And you, Carl Eric Scott? Your profound experience of American academia is what, exactly? You already know, a priori, what everyone else’s experience is supposed to be? Because if it doesn’t fit your ideological presuppositions, it must be factually wrong? Well, that certainly simplifies the whole business of discussing things or engaging in political debate.

Sorry, but I’ve seen what I’ve seen, not what you want me to have seen. There are big problems with American universities, and I agree with conservatives about some of them, but not about everything. To paraphrase Edmund Burke, I don’t owe you what you want to hear, I owe you the results of my best judgment.

#35 Comment By Michael Guarino On December 7, 2015 @ 9:52 pm

But even faddish approaches occasionally produce some interesting insights, and the plus side of the greater intellectual chaos is that people in the humanities are freer, I think, than most hard scientists to pursue idiosyncratic interests and take up questions that perhaps nobody else has thought of yet. It’s a “let a thousand flowers bloom” approach, with the usual caveat that most of the flowers won’t be as pretty as the best of them.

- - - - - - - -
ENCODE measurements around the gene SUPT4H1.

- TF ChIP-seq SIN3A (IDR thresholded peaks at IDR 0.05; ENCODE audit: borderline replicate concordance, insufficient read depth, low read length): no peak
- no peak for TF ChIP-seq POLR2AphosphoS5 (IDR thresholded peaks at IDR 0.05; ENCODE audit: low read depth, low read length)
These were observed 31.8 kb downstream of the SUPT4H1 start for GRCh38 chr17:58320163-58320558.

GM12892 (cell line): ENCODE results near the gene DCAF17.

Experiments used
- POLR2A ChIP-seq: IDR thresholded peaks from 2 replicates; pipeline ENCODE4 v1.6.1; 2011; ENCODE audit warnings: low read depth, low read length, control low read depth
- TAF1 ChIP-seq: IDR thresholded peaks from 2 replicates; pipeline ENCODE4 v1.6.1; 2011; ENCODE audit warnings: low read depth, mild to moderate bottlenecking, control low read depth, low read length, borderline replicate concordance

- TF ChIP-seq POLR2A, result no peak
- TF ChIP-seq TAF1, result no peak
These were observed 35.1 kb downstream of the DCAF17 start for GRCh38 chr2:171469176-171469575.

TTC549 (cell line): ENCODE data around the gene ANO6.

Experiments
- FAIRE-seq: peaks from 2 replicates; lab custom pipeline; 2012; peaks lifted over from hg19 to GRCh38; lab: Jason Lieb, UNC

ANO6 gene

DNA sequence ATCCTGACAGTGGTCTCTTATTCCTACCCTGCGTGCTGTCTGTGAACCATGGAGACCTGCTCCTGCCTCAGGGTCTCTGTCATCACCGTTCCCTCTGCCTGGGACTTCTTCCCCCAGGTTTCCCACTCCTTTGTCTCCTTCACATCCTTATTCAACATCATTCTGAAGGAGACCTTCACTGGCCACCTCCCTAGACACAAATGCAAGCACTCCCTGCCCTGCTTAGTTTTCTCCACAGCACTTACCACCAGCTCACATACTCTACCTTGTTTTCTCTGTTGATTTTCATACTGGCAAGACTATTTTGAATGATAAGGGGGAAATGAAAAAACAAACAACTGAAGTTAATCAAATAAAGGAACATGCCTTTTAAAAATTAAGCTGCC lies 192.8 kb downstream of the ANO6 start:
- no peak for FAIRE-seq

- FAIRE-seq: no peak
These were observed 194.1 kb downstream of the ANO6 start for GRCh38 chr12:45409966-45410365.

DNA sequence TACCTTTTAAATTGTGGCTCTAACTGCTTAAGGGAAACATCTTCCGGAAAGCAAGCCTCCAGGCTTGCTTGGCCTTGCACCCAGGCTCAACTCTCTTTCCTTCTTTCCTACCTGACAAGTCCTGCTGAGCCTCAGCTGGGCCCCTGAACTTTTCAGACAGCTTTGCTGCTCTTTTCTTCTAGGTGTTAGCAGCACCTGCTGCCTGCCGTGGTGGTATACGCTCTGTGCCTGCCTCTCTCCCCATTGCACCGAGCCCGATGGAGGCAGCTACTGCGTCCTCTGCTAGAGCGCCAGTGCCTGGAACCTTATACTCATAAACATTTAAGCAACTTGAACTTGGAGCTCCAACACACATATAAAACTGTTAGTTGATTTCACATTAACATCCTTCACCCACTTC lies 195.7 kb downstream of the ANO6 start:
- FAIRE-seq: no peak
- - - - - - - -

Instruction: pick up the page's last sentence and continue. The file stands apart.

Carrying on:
Will a thousand flowers really bloom if political consensus ossify? Or will they just be a thousand different colors of orchid?

Also my point was meant at the disciplinary level. You could very well be doing really interesting work from a largely left-liberal perspective, but the discipline itself could be ingrown and dying.

Basically, I want to see a clearly healthy evolutionary process, and that requires three components: mutation, extinction, and reproduction. Critical conflict provides the extinction, and viewpoint diversity provides the mutation. Both are going to be suspicious in a political monoculture. To be fair, I have no doubt it will still be able to reproduce so long as it is funded. But that is the easy part, any intellectual narcissist wants to see more of his ideas in the world, and every intellectual is a narcissist.